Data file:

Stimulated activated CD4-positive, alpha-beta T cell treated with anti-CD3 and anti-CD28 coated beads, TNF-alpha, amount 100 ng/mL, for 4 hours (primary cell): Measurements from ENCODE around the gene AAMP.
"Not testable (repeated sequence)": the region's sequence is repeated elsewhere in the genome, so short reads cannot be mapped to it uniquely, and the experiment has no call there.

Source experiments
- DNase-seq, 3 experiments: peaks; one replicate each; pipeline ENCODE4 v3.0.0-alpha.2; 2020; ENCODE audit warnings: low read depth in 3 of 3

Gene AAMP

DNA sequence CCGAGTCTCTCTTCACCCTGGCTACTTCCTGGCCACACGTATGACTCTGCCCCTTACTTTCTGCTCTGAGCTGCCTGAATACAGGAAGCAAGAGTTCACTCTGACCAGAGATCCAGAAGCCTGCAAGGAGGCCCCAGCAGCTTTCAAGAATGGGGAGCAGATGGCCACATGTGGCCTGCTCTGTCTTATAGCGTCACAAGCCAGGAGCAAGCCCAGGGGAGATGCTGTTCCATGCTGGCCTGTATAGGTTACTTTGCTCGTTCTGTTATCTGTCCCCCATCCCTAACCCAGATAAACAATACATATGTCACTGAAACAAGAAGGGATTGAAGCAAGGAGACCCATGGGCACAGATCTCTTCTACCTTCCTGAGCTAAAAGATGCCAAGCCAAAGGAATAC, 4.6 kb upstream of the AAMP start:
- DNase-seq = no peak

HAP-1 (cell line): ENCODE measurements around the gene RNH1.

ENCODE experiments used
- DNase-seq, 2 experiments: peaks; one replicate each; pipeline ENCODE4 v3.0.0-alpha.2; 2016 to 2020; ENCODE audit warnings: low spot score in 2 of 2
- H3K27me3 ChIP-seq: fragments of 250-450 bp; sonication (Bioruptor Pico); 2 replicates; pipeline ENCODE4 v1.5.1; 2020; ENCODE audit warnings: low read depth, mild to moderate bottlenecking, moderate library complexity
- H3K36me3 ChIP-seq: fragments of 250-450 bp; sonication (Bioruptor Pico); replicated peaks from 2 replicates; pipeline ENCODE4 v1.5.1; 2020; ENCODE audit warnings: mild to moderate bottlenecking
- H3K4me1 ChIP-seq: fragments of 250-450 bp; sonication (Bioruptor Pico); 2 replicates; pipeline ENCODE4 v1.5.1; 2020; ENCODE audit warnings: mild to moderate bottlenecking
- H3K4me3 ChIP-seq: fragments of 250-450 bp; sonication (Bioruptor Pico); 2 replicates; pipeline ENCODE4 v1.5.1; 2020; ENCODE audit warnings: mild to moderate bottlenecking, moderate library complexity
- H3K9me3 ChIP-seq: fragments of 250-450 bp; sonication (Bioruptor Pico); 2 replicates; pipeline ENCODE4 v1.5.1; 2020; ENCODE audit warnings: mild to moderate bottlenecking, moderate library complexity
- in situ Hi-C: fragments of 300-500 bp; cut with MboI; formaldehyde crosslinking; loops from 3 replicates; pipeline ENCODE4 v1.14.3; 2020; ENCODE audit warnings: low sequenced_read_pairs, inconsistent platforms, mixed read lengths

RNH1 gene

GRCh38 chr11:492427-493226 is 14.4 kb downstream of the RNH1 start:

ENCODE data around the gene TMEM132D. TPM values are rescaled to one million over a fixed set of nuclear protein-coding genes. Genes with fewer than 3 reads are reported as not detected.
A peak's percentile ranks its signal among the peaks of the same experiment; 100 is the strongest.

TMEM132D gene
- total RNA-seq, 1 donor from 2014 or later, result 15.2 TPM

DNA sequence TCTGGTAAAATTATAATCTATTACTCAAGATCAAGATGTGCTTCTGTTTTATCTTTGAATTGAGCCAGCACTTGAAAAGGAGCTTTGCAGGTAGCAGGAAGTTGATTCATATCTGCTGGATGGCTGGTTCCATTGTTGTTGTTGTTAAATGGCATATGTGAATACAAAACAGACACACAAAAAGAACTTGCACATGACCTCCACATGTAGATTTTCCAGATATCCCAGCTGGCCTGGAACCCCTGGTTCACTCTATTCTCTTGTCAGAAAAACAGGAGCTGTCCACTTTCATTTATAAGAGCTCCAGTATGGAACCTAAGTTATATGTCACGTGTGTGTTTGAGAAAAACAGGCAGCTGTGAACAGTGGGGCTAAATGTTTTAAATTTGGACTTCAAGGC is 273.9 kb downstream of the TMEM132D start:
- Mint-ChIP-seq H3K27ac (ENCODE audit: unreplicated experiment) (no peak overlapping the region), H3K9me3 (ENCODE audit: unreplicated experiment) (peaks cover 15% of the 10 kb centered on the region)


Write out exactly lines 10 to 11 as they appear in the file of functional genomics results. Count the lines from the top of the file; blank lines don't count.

- DNase-seq, 2 experiments: peaks; one replicate each; pipeline ENCODE4 v3.0.0-alpha.2; 2016 to 2020; ENCODE audit warnings: low spot score in 2 of 2
- H3K27me3 ChIP-seq: fragments of 250-450 bp; sonication (Bioruptor Pico); 2 replicates; pipeline ENCODE4 v1.5.1; 2020; ENCODE audit warnings: low read depth, mild to moderate bottlenecking, moderate library complexity